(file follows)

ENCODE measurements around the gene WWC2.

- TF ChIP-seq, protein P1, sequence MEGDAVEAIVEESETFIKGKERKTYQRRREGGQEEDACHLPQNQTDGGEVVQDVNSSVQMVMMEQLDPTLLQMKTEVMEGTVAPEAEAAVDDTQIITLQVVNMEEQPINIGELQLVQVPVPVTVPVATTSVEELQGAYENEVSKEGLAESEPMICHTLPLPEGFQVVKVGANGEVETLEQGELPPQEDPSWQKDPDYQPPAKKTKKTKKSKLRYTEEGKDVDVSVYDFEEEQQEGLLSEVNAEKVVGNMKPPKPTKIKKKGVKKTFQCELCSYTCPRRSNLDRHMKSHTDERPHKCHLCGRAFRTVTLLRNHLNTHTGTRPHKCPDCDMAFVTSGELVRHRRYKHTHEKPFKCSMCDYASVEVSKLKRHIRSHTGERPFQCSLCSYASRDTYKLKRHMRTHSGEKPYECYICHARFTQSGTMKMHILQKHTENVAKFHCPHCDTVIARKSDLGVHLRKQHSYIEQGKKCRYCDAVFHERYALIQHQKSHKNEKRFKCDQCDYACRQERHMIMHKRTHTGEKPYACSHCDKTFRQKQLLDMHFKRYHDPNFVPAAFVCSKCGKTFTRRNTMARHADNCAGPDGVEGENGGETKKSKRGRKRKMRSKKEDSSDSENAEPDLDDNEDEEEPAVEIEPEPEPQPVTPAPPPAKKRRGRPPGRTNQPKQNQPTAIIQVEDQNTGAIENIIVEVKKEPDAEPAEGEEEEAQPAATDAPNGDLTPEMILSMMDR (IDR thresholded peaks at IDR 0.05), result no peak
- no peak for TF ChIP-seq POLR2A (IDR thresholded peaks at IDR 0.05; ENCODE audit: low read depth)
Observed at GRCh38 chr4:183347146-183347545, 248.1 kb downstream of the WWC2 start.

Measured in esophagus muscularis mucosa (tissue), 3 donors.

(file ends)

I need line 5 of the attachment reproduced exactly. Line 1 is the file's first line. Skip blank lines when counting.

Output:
Measured in esophagus muscularis mucosa (tissue), 3 donors.